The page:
All-Terrain but Winter Biased

Joined
Oct 8, 2022
Messages
124
Just off the chat with Tire Rack and some research. I've narrowed down to two tires for my Kona N-Line AWD:

Yokohama GEOLANDAR A/T G015 215/65R16 98H three-peak mountain snowflake (3PMSF)
12/32" depth 27" dia 6.6" tread width 25 lbs

Nitto Nomad Grappler 225/55R17 101H XL three-peak mountain snowflake (3PMSF)
12.6/32" depth 26.77" dia 9.17" tread width 28.51 lbs

I'd like to know people's experiences with these tires. In the winter, if you have dedicated winters, what were your experiences between all-terrain 3-peak and dedicated winters? I'm leaning towards the Geolanders (25 lbs) vs the Nitto (28.5). Considering that the Geolanders will be on my Kona from late-July-early Sept for summer off-road, and from late Dec to late Feb during the winter. I'm thinking that the Nittos (225/55R17) are going to be a bit too much tire for the Kona to handle and affect the MPG too much (compared to the Geolanders 215/65R16).
 
Joined
Jul 11, 2014
Messages
3,399
Location
Paradise of Florida
Why? What location? What are the tire size options listed in the owners manual?

Did you test the 16" or 17" rims for clearance already? especially if higher end fancy N-lines use larger diameter rotors or selected suspension parts?

On my SUV, dedicated winter Blizzaks easily trumped the 3pmsf all-terrains on my pickup.

Kona... off-road? What lift kit(spring spacer) did you use? Isn't the N-line lower than the lesser Kona's?
 

AJW001

Thread starter
Joined
Oct 8, 2022
Messages
124
My stock tires are 235/45R18. So I'm sizing just slightly either way going from a 26.3" diameter stock to at most 27". But there are limited off-road tires for my car, this is why my list has narrowed down to the Geolander and Nitto.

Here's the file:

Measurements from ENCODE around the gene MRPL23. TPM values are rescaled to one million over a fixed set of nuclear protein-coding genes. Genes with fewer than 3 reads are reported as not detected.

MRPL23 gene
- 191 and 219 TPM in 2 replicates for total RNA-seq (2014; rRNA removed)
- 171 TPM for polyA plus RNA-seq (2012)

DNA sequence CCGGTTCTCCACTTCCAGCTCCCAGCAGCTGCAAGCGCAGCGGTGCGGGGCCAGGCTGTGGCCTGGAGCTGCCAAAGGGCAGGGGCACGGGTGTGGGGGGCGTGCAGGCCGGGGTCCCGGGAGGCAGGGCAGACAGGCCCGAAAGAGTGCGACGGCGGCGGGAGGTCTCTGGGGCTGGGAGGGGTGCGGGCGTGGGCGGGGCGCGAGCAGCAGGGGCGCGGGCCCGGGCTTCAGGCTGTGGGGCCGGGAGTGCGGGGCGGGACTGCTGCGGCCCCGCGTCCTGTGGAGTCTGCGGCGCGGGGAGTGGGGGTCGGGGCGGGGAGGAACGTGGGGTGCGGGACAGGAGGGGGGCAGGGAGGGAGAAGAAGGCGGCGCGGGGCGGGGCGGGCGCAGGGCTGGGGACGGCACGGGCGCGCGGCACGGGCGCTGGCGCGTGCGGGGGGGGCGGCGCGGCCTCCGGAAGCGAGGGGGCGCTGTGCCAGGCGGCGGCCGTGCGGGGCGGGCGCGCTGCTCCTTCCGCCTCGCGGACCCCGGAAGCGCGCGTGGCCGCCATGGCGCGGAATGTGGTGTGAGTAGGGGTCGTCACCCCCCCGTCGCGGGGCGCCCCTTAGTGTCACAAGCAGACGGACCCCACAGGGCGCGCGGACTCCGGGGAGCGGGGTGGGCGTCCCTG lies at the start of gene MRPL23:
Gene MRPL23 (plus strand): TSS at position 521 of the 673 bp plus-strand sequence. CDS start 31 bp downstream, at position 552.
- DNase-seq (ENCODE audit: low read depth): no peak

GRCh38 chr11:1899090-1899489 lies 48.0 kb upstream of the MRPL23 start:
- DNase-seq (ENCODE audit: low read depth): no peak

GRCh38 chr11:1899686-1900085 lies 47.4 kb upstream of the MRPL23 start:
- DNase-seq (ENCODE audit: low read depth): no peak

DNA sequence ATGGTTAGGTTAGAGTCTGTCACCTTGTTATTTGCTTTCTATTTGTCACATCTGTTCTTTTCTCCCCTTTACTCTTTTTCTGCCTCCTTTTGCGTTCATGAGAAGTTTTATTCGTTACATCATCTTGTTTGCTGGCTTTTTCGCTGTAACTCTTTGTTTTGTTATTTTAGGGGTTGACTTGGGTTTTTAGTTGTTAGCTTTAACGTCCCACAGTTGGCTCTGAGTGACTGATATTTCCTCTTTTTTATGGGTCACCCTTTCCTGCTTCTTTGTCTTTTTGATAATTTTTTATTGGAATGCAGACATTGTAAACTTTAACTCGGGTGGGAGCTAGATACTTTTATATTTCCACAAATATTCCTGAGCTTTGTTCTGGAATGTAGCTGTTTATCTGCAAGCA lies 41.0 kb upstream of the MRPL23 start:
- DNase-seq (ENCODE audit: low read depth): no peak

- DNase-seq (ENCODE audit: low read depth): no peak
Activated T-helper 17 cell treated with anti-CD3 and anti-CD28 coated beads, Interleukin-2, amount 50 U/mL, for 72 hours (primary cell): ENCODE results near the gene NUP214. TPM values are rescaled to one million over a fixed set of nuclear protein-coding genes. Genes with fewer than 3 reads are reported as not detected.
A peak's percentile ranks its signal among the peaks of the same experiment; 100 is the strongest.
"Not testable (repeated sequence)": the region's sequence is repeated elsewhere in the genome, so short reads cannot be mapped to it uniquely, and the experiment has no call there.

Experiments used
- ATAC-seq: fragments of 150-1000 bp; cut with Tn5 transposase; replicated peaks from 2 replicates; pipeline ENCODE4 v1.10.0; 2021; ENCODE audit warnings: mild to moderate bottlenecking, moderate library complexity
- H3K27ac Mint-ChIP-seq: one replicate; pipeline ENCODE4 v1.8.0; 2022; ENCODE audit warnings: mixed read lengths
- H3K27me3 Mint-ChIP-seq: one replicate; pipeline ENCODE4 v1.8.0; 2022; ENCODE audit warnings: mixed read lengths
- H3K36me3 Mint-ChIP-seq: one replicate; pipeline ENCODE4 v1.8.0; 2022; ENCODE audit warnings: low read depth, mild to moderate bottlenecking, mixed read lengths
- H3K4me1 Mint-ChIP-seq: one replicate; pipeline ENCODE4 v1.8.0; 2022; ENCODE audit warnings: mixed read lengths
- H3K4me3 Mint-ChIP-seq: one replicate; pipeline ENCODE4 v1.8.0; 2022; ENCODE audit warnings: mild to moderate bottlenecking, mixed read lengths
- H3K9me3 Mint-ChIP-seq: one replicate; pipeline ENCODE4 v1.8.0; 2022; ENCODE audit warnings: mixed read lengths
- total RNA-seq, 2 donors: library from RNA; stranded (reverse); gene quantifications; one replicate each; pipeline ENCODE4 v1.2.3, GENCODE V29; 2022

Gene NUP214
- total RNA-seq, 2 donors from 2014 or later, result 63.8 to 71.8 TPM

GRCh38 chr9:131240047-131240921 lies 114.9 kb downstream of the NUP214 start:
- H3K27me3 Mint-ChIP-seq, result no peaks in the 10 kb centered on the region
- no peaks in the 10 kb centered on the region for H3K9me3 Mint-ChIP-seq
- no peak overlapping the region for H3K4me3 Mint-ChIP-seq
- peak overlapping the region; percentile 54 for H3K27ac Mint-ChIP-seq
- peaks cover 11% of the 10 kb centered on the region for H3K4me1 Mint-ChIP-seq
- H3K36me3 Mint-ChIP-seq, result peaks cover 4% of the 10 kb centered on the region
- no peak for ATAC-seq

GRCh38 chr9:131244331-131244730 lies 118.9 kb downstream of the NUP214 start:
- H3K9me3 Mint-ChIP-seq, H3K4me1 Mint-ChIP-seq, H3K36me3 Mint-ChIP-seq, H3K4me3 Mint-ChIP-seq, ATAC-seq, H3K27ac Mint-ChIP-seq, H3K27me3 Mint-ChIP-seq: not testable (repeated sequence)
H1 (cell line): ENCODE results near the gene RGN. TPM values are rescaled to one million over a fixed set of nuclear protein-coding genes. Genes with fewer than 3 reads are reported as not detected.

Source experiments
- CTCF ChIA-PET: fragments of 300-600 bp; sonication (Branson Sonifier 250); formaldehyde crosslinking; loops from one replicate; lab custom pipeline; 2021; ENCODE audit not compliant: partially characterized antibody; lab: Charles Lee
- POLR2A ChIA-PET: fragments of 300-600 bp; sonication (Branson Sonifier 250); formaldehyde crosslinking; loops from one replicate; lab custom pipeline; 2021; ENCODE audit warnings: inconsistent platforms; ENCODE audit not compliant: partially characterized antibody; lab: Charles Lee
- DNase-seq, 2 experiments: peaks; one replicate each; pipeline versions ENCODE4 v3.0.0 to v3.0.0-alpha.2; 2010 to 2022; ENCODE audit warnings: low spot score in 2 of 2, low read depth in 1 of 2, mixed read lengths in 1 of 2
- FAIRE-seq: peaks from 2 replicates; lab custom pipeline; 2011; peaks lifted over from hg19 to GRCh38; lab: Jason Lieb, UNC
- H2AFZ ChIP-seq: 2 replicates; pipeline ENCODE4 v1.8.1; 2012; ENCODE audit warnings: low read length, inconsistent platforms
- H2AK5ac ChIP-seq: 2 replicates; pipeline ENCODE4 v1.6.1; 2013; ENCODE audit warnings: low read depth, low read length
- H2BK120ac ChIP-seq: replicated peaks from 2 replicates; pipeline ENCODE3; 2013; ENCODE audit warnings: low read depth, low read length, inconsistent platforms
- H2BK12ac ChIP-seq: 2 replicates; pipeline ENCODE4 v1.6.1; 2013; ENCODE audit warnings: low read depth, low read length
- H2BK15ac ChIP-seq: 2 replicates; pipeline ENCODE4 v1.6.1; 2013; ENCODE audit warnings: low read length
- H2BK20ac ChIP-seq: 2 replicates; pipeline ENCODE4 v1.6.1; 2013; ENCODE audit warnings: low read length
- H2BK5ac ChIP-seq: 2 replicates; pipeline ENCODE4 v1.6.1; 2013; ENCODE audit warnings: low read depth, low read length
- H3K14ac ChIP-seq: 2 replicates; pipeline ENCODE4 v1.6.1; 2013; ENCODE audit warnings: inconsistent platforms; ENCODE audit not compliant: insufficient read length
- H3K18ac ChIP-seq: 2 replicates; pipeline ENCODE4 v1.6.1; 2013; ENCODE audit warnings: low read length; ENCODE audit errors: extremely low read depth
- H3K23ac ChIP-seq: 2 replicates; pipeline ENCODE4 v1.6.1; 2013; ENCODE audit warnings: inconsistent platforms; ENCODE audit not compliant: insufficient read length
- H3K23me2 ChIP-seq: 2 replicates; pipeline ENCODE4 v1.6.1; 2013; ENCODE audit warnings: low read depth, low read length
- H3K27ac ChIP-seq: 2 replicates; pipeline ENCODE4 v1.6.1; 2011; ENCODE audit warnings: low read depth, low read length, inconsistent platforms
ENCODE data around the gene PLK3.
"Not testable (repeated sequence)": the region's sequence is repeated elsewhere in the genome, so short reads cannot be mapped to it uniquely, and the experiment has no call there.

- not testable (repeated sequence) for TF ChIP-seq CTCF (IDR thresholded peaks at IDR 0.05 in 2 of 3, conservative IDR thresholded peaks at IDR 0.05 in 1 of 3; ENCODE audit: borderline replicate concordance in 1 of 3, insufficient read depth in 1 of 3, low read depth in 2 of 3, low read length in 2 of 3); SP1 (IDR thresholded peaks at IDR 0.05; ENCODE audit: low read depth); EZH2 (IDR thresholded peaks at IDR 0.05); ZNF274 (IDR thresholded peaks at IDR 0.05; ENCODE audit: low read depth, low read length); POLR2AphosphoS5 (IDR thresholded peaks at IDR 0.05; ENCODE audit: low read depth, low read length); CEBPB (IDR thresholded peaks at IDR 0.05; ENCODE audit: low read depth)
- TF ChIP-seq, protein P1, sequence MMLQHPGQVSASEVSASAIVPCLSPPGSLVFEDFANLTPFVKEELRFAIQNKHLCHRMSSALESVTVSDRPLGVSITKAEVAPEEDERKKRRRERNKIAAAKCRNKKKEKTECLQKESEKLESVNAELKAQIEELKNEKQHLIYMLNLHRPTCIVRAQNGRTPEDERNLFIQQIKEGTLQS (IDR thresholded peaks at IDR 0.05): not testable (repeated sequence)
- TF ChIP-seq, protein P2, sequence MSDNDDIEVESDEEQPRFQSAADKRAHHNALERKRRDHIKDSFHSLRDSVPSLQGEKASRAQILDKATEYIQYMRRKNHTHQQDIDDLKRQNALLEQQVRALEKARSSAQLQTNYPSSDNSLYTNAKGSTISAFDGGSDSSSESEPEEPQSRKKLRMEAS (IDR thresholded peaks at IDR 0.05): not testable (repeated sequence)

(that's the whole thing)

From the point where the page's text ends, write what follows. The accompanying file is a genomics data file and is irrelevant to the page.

When i say off-road, really I mean limited off-road to mostly fire-service with the occasional berm. The N-Line is not to be confused with the Kona-N. The N-Line has the same clearance as the other Konas, except in AWD and multi linkage suspension in the rear (instead of a beam).

I don't want to have 3 sets of tires. But I'm pretty set on UHP all-seasons outside of July/August, and late Dec-March. I live in Metro Vancouver, British Columbia. We spend much of the winter between 0C and 10C. But there are the occasional 1 week dips to -10 C or lower. I intend to access the local ski hills though. Thanks!
 
Joined
Jul 11, 2014
Messages
3,399
Location
Paradise of Florida

AJW001

Thread starter
Joined
Oct 8, 2022
Messages
124
Thanks. I'm leaning towards the Yokohamas because they are lighter and I don't think I need anymore of a rugged tire than those.
 
Joined
Feb 18, 2012
Messages
887
Location
MA, USA
Why not winter tires?
Why AT?
Some AT tires are able to pass the test just because the tread shape/geometry. Their winter performance is usually lacking compared to regular winter tires.

Krzyś
 

AJW001

Thread starter
Joined
Oct 8, 2022
Messages
124
I really don't want to have 3 sets of tires; takes up too much space in my garage.
 
Joined
Jun 13, 2022
Messages
257